Refilming Old 8mm Home Movies with Recommended Camcorder

Discussion in 'Amateur Video Production' started by SanDiegoGuy, Nov 11, 2006.

  1. SanDiegoGuy

    SanDiegoGuy Guest

    I have a large box full of old, 8mm reel home movies--the kind that
    plays on old-style 8mm projectors.

    I want to somehow transfer all these onto DVDs and/or into my PC.

    It is expensive to have this done through a professional video company,
    so I probably would be better off trying to buy my own camcorder and
    refilm all the 8mm reels and then upload via USB to my PC.

    I have read reviews for a lot of different camcorders, and it seems
    that
    the majority of them do not film very well in low-light conditions, so
    I am not sure my idea will work all that great because I would be
    filming the
    8mm reels in low-light conditions in a darkened room.

    My questions are the following:

    What does everyone think about this idea?

    Has anyone tried this before and what were the results?

    Are there any recommendations for camcorders that film well in
    low-light
    conditions and would be suitable for what I am trying to do?

    Thank you.

    Jay in San Diego
     
    SanDiegoGuy, Nov 11, 2006
    #1
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  2. SanDiegoGuy

    sgordon Guest

    http://www.moviestuff.tv/8mm_telecine.html

    : I have a large box full of old, 8mm reel home movies--the kind that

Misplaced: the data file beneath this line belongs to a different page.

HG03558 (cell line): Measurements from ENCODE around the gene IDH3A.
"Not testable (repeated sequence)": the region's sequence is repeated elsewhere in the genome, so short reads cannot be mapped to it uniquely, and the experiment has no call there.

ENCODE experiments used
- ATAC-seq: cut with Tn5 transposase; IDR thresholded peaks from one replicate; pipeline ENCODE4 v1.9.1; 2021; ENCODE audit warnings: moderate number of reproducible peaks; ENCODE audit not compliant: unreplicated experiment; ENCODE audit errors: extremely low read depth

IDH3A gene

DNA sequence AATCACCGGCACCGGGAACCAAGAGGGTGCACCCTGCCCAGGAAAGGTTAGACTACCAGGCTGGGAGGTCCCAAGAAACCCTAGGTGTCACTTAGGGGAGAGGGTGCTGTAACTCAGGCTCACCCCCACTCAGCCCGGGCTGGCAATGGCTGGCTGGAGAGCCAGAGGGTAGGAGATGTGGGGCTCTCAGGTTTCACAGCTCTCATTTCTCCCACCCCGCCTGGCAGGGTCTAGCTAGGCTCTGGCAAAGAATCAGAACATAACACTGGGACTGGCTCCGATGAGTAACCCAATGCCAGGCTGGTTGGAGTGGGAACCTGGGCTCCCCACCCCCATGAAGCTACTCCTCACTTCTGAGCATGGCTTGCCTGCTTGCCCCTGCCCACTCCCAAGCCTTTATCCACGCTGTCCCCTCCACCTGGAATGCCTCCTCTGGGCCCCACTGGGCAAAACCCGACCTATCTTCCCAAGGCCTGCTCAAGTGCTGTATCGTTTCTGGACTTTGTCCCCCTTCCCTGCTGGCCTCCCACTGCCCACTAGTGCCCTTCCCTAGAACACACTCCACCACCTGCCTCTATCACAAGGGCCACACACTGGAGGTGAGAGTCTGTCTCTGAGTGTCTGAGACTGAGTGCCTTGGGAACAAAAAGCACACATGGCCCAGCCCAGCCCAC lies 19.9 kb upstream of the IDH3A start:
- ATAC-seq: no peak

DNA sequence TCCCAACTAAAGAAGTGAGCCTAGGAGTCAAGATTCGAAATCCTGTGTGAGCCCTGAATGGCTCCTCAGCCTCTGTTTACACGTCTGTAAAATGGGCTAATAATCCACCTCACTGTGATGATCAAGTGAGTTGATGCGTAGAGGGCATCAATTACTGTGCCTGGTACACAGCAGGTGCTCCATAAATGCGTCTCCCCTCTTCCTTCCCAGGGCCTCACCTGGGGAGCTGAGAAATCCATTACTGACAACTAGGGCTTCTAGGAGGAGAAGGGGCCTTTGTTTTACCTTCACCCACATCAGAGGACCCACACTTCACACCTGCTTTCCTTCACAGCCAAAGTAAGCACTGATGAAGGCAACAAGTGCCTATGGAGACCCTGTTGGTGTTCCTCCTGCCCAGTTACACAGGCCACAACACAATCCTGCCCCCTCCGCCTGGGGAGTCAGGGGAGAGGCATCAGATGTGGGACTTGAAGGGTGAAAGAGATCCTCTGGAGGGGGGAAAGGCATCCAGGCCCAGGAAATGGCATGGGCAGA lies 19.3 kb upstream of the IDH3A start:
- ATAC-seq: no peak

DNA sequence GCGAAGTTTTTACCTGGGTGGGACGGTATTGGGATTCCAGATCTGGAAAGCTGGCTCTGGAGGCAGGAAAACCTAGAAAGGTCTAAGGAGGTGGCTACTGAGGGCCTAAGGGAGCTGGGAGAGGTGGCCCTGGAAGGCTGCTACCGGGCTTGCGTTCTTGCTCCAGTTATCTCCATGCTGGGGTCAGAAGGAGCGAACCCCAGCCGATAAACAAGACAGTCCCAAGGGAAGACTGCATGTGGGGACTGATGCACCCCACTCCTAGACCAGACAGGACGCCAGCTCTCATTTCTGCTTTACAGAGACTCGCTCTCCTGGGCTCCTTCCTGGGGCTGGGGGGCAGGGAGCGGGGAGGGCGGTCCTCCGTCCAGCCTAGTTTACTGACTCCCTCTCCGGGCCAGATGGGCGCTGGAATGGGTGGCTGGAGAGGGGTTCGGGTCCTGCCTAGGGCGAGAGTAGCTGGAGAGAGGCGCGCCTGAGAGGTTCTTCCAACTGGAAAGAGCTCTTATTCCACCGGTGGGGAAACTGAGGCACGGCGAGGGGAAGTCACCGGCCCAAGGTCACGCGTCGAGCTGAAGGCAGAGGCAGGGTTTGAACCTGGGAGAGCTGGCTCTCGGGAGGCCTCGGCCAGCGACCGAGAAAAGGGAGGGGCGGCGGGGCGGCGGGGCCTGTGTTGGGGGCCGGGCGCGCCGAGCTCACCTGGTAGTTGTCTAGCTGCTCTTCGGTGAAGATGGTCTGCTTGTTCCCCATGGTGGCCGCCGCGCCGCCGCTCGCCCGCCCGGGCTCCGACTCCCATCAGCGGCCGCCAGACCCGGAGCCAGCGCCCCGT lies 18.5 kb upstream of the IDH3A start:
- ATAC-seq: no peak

: plays on old-style 8mm projectors.

    : I want to somehow transfer all these onto DVDs and/or into my PC.

    : It is expensive to have this done through a professional video company,
    : so I probably would be better off trying to buy my own camcorder and
    : refilm all the 8mm reels and then upload via USB to my PC.

    : I have read reviews for a lot of different camcorders, and it seems
    : that
    : the majority of them do not film very well in low-light conditions, so
    : I am not sure my idea will work all that great because I would be
    : filming the
    : 8mm reels in low-light conditions in a darkened room.

    : My questions are the following:

    : What does everyone think about this idea?

    : Has anyone tried this before and what were the results?

    : Are there any recommendations for camcorders that film well in
    : low-light
    : conditions and would be suitable for what I am trying to do?

    : Thank you.

    : Jay in San Diego
     
    sgordon, Nov 11, 2006
    #2
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  3. SanDiegoGuy

    gpsman Guest

    Disclaimer: Transferring your films to video can be a royal pain in the
    ass.

    You won't be shooting in low-light so any of the Mini DV consumer
    camcorders in the $300 range ought to work fine. I transferred -a lot-
    of 16mm using an expensive TOTL Elmo (1993) and just shooting the
    projected image off a screen worked better and was less PITA.

    Attention to detail will provide the best results and for best results
    you're going to have to play around with the setup a bit.

    I used white foam core board for the screen since it was the smoothest
    thing I could find with the least amount of "grain".

    You want to ensure your projector is in good shape, clean lens, etc.
    The film itself also needs to be cleaned for the best results. Keep a
    can of air handy to blow hair/fibers out of the film gate.

    The angle of the two lenses should be as parallel as possible and
    you'll want a separate (minimum 15") monitor to ... monitor the
    transfer.